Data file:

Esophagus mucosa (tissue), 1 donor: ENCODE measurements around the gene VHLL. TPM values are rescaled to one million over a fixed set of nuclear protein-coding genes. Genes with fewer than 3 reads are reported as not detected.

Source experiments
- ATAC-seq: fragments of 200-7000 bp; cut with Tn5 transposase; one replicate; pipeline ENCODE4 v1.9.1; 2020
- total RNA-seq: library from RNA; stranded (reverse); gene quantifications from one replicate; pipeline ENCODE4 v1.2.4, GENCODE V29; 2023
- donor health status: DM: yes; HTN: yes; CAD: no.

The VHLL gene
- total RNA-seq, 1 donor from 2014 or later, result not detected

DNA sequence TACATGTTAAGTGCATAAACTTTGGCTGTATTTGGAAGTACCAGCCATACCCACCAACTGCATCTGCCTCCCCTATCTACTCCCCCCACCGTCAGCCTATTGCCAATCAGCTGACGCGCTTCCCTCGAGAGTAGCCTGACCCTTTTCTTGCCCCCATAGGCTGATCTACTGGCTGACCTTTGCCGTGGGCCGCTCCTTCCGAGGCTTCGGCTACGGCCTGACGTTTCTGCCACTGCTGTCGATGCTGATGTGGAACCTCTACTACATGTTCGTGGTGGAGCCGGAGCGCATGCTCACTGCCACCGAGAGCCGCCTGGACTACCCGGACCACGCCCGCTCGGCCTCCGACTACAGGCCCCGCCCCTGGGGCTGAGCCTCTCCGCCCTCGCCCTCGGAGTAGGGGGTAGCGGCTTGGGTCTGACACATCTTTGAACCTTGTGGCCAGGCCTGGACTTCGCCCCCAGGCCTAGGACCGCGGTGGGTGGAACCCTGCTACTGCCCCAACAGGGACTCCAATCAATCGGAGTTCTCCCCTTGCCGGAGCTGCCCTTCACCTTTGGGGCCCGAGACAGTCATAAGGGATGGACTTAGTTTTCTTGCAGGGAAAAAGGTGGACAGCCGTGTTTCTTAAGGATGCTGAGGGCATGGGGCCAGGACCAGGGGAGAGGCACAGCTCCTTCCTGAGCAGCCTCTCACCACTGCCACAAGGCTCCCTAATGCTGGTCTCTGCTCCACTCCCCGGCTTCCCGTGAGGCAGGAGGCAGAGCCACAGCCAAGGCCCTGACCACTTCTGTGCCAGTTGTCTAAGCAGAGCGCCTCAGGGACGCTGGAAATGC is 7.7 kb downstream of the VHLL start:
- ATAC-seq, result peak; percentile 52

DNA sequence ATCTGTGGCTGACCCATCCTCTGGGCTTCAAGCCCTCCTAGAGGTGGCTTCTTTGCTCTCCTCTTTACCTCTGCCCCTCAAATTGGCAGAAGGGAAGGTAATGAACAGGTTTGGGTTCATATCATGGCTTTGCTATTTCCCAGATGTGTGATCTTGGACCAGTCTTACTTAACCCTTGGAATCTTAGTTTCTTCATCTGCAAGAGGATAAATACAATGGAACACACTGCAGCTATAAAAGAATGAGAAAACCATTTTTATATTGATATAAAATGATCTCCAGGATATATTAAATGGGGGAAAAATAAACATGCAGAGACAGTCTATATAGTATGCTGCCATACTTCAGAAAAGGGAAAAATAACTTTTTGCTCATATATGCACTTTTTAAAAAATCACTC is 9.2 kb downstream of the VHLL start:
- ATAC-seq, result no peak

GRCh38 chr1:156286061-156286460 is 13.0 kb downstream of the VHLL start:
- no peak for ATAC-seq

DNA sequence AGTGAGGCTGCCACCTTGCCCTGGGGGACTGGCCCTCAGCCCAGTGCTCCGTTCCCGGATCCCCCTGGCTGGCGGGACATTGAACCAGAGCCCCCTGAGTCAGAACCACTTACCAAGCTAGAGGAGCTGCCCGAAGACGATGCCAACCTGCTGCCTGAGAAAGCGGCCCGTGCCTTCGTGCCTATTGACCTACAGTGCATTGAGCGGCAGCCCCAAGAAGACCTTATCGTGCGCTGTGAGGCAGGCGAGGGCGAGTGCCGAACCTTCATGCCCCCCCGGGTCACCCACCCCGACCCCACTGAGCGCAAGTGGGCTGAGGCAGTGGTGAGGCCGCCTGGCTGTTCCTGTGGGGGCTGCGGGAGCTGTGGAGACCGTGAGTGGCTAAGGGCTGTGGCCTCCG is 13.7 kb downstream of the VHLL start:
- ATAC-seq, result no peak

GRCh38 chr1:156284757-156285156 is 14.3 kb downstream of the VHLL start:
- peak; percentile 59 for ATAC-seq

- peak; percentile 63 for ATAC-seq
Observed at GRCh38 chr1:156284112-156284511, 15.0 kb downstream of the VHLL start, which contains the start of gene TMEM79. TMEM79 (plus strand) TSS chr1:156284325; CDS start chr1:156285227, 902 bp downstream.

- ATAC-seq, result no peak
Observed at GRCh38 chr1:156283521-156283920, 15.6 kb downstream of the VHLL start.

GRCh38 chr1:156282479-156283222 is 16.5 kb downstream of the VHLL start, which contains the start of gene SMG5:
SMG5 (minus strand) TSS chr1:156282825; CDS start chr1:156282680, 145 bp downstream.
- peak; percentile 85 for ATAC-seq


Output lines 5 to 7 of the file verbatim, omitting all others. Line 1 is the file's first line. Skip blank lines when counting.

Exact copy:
- donor health status: DM: yes; HTN: yes; CAD: no.

The VHLL gene
- total RNA-seq, 1 donor from 2014 or later, result not detected